Thursday, May 5, 2011

Nailing Distress

For want of a nail the shoe was lost.
For want of a shoe the horse was lost.
For want of a horse the rider was lost.
For want of a rider the battle was lost.
For want of a battle the kingdom was lost.
And all for the want of a horseshoe nail.

This centuries-old proverb cautions about the potentially large consequences of the accumulated effects of small problems left unattended. There is a strong parallel here when working with active distress in groups. It goes like this:

For want of a bridge there is no traffic among the protagonists.
For want of traffic there is no collaborative problem solving.
For want of collaboration there is weak buy-in with agreements about what to do.
For want of buy-in the implementation is crippled.
For want of wholehearted implementation the problem is not solved.
And all for the want of a bridge.

Thus, whenever I'm working with distress—which is probably the single most common dynamic I'm asked to tackle as a process consultant—I've learned that there's little chance of substantive progress until and unless I've built bridge to each player and can successfully maintain it. As a starting place, it's imperative that I'm able to establish to each party's satisfaction that I've understood the gist of their experience and can represent this accurately as the conversation unfolds. That's the foundation for the bridge.

While this may not sound very profound, it's actually tricky.

o This doesn't work unless the person agrees that you've heard them accurately. It's rarely sufficient to just nod your head or assert, "I understand." Often, a person in fulminating distress feels isolated and misunderstood. To counteract this, it's usually necessary to offer a verbal summary that captures the essence of their story and to get their recognition that you did a creditable job. Remember: it's their story and you need to get it on their terms.

o There is an important distinction between content and affect, and you need to get both right. Batting .500 is great is you're a major league baseball player, but not good enough if your facilitating conflict. It's more than parroting the words or weaving together all the threads, you need to connect to the story viscerally.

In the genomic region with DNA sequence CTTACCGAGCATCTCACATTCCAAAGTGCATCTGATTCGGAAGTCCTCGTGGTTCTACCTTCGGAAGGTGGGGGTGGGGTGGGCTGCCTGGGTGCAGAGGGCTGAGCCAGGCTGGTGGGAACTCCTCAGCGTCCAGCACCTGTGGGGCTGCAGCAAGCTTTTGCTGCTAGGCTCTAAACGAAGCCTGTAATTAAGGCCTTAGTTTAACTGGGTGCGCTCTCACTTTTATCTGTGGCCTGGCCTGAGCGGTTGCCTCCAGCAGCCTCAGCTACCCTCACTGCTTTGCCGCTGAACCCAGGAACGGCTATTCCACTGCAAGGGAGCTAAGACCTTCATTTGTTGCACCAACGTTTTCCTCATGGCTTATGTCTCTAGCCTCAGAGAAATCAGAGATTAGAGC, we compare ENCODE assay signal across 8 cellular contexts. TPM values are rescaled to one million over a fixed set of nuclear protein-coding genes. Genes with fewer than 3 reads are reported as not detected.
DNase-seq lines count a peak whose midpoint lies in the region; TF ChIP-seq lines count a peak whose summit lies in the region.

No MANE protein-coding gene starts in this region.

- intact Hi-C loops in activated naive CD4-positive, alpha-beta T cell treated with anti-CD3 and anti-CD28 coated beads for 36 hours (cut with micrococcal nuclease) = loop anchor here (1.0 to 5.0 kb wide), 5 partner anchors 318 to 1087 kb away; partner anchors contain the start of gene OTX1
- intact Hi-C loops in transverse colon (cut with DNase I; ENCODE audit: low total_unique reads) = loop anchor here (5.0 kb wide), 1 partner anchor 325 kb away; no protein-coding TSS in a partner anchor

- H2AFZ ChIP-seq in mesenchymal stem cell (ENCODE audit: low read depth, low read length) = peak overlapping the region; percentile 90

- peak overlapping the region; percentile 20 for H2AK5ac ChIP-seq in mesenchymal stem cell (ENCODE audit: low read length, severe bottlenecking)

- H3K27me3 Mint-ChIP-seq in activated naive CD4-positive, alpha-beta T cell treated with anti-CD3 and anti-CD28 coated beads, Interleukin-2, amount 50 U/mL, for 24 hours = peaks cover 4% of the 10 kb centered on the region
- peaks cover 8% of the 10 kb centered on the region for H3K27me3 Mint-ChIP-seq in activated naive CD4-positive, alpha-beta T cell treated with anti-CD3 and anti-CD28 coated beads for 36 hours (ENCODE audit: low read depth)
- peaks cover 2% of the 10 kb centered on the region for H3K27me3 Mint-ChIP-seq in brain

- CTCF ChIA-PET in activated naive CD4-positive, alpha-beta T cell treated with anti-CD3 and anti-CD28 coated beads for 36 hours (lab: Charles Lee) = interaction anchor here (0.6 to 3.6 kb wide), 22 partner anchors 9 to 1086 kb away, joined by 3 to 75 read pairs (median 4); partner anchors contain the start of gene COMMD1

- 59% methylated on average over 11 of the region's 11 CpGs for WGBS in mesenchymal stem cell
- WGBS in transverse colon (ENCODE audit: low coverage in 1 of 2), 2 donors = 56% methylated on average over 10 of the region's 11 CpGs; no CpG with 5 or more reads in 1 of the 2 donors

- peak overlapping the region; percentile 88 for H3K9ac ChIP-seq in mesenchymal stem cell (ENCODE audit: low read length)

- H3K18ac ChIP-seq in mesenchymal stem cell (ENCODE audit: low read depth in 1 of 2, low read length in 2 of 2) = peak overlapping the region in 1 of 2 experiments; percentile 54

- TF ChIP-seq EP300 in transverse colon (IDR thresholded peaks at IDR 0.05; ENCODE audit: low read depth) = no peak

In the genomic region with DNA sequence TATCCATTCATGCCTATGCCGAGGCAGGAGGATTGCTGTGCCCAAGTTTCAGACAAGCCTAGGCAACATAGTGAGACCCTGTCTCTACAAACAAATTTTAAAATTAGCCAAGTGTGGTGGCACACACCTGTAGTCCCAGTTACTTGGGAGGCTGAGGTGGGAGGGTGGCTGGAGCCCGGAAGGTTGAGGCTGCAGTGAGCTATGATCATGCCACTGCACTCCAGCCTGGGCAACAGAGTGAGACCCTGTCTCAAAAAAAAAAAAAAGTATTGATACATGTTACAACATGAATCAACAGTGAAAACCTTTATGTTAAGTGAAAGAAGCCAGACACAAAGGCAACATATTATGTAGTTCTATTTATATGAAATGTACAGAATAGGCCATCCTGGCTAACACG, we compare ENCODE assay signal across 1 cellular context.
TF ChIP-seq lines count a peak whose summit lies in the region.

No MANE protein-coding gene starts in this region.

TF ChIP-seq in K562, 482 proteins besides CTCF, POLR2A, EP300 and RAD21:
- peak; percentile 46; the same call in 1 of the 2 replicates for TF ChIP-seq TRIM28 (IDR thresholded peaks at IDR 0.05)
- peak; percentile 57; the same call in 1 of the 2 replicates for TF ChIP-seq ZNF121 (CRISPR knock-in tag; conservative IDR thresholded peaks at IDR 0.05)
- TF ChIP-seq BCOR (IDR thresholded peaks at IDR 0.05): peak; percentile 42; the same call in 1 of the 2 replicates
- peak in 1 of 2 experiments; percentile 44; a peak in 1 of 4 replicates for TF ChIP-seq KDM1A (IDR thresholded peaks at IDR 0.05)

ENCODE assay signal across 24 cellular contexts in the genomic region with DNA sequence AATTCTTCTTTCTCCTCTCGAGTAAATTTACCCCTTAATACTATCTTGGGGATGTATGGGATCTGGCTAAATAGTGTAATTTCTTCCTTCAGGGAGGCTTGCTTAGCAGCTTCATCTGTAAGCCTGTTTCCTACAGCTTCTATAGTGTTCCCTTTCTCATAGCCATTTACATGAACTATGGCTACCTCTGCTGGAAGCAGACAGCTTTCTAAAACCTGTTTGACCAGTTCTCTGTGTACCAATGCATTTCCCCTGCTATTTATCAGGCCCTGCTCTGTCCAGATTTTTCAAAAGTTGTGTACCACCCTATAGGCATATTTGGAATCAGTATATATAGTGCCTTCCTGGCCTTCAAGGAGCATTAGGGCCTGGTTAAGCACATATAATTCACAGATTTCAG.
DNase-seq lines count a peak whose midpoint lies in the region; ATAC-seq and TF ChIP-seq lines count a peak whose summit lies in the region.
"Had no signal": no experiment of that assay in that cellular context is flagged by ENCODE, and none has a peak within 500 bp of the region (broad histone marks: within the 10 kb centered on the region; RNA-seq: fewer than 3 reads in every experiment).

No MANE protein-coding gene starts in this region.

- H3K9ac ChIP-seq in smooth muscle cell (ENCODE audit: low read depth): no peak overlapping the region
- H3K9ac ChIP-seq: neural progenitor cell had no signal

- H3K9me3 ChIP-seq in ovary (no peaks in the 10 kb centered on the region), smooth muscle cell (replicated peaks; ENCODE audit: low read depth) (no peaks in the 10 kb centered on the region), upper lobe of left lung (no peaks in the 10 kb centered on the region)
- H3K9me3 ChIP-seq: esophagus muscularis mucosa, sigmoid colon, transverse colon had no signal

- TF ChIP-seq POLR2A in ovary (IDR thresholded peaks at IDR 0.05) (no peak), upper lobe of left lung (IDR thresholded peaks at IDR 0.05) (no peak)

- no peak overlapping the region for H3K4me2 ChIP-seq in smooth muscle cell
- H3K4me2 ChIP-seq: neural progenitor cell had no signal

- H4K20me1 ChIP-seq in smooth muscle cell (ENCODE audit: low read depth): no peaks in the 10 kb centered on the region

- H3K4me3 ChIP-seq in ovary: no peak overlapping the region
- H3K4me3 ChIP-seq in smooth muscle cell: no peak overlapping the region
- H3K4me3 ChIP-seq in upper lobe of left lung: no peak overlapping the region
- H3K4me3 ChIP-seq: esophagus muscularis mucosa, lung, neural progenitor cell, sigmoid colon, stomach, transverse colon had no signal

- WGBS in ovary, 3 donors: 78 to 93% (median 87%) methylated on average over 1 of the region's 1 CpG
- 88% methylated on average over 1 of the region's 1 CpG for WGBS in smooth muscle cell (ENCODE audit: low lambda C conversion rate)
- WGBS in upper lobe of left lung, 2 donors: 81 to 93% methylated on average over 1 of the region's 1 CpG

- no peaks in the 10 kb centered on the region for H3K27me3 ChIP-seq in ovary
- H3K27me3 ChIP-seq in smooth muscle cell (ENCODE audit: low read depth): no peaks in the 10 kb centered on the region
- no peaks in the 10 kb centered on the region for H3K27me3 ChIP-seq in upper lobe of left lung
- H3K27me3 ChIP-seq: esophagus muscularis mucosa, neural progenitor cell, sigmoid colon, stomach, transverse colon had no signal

When establishing affect, it's been my experience that it's often helpful to work with passion. Some facilitators attempt to be even-tempered all the time, in the mistaken belief that their calmness will keep people from being less triggered in a volatile situation. To the contrary, I've found that if you're accurate and even-handed that you can be fully demonstrative and it won't come across as provocative or taking sides.

Don't try to stay in the middle; try to stay connected to both ends (this is a very different strategy). Don't be attached to truth or outcomes; instead be guided by relationship and the need to keep all parties exchanging information that can serve as a salve (rather than as a salvo).

o When you ask conflicted parties for movement (that is, a commitment to an action step that is different than what they've already been doing) keep your eye on the bridge abutments to make sure they're still intact. You can lose an otherwise serviceable connection by making too large a request too soon.

o Sometimes, the way a person expresses distress can itself be triggering, and your first impulse may be to comment on their negative judgments or aggression, which you find offensive and out of line. While you have my sympathy, that rarely works. First build the bridge; then discuss their choice of expression.

Bridge building is an important facilitative skill at all times, yet you'll have to learn to be an engineer in adverse conditions if your going to facilitate conflict. Not everyone has the deftness or the moxie to attempt to quarry foundation blocks and set them in place when the winds pick up and there's furniture flying. Luckily though, there are some who willing to lean into the wind and perform in harm's way. They are the ones who are out there trying to nail distress.

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